Quantification of metabolite concentrations and quality assessment were performed with Analyst 1.5 and 1.6 software (for LC-MS/MS) or MetIDQ software (for FIA- and LC-MS/MS), which is an integral part of the AbsoluteIDQ p180 kit. The concentration of each metabolite is calculated with reference to appropriate internal standards set by the manufacturer and are reported in μmol/l. The assays were performed at the Genome Analysis Centre of the Helmholtz Zentrum München.

A total of 32 metabolites had a CV of >25% in 50 aliquots of a reference plasma sample, which were measured along with the study samples for quality control. These metabolites were therefore excluded from further analyses, leaving a total of 156 metabolites for analysis. In addition to these, we calculated 39 derived traits as sums and ratios of metabolites representing specific metabolite classes (e.g. branched-chain amino acids [BCAAs]) or metabolic processes (e.g. carnitine palmitoyltransferase I [CPT-I] activity via the [C16 + C18]:C0 ratio; electronic supplementary material [ESM] Table 1) [23].

Measurement of insulin and plasma glucose

Plasma insulin was analysed by immunoassay using the AIA-360 Analyzer (Tosoh Bioscience, Tokyo, Japan). Plasma glucose was measured routinely (Medizet, Munich, Germany) using a photometer (Architect cSystem, Abbott Park, IL, USA). The HOMA-IR index was calculated according to Ekelund et al [24]. The Matsuda–Defronza estimation of insulin sensitivity index (ISI) was calculated according to Vukovic et al [25].

Statistical analysis

Data collected in the PINGUIN and POGO studies were analysed both together and separately to assess short- and long-term associations, respectively, between lactation and the HOMA-IR, ISI and metabolic profiles. Comparisons between the PINGUIN and POGO studies were performed using the Mann–Whitney U test or χ 2 test. For metabolomics analysis, samples were randomly distributed across plates (as described above). If a sample taken at 30 or 120 min during an OGTT was measured on a plate other than the one containing the fasting sample from the same person, then each metabolite in this sample was corrected by the ratio of the mean values for the metabolite in the fasting state in both plates to avoid possible batch effects. All metabolite concentrations, sums and ratios were logarithmically transformed to base 10. Comparisons between women who lactated for >3 months and women who lactated for ≤3 months or not at all were performed using profiles obtained at 0, 30 and 120 min during the OGTT to specifically address the metabolomic response to a glucose challenge. All comparisons were made using linear regression, with adjustment for age and BMI at the postpartum study visit, time since delivery and maternal education level (high, middle, low); a sensitivity analysis of insulin treatment and potential batch effects was also performed. As ‘time since delivery’ completely separates participants from the two studies, we did not additionally adjust for ‘study type’. Results were corrected for multiple testing by dividing the 5% level of significance (α) by the ‘effective number’ of independent tests, which was 67 for our data, according to the method of Li and Ji [26]. This approach avoids using the overly conservative Bonferroni correction method for correlated data. Therefore, p values of <0.00075 (i.e. α = 0.05/67) were considered statistically significant.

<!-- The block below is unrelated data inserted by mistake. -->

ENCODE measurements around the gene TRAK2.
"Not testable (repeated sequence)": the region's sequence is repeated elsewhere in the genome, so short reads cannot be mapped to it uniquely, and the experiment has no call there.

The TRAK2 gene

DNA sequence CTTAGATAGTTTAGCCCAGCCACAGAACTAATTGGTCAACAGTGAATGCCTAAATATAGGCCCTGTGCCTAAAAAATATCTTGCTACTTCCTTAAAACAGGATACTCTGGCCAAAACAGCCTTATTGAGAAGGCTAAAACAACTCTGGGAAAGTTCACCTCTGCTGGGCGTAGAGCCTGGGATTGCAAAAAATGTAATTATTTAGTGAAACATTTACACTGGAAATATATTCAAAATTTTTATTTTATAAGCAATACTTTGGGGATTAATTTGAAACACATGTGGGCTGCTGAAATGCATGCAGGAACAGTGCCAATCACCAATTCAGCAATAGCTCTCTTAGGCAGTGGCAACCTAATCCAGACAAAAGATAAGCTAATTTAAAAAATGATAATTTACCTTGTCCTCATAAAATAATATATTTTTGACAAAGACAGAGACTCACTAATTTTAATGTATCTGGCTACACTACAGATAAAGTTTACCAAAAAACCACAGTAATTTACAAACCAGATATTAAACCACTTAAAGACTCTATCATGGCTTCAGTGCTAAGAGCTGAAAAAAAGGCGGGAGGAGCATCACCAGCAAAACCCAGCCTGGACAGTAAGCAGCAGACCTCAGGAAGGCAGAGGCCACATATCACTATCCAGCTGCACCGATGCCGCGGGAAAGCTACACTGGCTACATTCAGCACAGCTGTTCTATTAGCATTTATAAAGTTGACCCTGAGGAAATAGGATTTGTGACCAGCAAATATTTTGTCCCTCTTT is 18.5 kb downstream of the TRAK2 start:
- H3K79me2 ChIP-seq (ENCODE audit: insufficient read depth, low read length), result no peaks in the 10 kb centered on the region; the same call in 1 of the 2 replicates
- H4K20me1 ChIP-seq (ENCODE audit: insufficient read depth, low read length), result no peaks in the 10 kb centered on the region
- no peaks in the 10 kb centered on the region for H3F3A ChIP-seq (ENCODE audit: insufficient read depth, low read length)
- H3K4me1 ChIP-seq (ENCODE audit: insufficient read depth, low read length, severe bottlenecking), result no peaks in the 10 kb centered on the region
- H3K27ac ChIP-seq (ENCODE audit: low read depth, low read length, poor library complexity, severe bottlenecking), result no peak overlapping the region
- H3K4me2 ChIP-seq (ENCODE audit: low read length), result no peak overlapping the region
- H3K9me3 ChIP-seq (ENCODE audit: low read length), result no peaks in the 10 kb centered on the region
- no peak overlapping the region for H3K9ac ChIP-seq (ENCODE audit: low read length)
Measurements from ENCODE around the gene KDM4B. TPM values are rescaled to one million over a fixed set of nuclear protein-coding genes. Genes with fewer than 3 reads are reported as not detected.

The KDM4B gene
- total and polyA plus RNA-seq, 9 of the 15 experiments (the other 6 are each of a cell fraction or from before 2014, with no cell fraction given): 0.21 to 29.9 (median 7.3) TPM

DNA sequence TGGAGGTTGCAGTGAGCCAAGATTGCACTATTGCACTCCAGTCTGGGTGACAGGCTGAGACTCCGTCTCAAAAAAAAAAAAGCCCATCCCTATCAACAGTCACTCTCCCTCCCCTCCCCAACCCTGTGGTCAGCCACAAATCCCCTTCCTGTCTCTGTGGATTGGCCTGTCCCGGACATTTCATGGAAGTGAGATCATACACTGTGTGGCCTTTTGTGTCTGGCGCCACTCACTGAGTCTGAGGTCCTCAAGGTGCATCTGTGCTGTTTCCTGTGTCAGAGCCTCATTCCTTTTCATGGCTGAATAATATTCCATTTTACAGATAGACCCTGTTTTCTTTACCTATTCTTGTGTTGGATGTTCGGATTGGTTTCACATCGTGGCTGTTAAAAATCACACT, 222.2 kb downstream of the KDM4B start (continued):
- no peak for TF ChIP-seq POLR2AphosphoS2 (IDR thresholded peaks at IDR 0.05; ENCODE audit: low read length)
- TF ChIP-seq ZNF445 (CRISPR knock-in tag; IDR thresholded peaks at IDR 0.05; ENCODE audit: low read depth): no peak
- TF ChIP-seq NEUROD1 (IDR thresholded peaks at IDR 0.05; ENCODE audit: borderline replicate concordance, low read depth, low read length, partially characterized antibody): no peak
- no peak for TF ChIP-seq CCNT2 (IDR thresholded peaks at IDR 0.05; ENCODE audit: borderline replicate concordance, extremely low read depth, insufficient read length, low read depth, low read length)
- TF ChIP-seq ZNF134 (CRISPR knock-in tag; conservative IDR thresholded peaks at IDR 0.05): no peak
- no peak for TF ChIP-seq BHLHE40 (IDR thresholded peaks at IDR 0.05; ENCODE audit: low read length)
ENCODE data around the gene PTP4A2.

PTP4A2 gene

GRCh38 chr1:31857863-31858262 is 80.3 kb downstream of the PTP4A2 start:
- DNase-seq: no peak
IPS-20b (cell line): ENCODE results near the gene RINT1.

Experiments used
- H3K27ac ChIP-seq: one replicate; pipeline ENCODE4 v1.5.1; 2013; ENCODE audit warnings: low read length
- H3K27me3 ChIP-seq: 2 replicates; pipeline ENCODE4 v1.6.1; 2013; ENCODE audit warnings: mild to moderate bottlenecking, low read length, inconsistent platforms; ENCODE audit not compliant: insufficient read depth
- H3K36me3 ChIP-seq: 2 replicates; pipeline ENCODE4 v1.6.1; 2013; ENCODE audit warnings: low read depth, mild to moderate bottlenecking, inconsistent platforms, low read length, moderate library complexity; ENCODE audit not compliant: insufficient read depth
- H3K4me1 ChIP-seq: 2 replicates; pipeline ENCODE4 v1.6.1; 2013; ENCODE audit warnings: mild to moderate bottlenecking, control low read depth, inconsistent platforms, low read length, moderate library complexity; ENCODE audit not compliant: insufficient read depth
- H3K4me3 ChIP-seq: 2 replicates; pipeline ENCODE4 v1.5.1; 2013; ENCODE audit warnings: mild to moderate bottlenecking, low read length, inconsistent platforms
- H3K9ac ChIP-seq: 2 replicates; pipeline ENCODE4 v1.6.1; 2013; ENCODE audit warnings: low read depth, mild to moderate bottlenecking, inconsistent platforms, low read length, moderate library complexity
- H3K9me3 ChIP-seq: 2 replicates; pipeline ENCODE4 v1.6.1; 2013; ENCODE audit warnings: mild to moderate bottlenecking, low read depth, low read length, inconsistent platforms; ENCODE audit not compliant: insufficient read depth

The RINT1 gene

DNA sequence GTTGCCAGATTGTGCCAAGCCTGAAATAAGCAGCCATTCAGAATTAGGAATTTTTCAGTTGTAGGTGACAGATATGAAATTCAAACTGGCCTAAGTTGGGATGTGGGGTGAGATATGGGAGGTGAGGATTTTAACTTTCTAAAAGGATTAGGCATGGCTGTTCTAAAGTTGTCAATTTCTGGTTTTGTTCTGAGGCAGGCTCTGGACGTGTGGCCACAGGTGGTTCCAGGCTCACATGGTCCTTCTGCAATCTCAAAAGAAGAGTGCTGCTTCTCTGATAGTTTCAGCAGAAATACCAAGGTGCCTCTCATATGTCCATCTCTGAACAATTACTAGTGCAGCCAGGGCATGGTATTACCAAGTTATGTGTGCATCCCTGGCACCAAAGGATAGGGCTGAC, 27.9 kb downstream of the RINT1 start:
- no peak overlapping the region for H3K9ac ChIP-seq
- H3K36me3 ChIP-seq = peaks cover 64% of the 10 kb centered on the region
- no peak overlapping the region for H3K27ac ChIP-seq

Gaussian graphical models (GGMs) [27] for single metabolites were calculated based on the full-order partial correlation coefficient (r) values (i.e. pairwise correlations were corrected for all remaining metabolites) for fasting metabolomic samples from both studies combined. GGMs were corrected for age and BMI at the study visit, time since delivery, educational level and lactation by including the respective variables in the partial correlation calculation. The GGM network was generated by drawing a line between any two metabolites for which the partial r value was significantly different from zero (at α = 0.05 with Bonferroni correction). Associations between metabolite concentrations and lactation for >3 months were visualised by colouring network nodes according to the −log10 p value. To ensure a robust GGM with respect to follow-up time, differences between the two subcohorts were assessed using a permutation-based approach (see ESM Text).

Further, we used linear regression models to explore whether HOMA-IR and ISI were associated with lactation duration independently of BMI at the clinic visit, age, time since delivery and educational level or with BCAA levels independently of lactation duration.

Statistical analyses were performed with SAS statistical software (version 9.2, SAS Institute, Cary, NC, USA) and R (version 3.0.0; using the GeneNet package [28]. Network colouring was done using Cytoscape (version 2.8,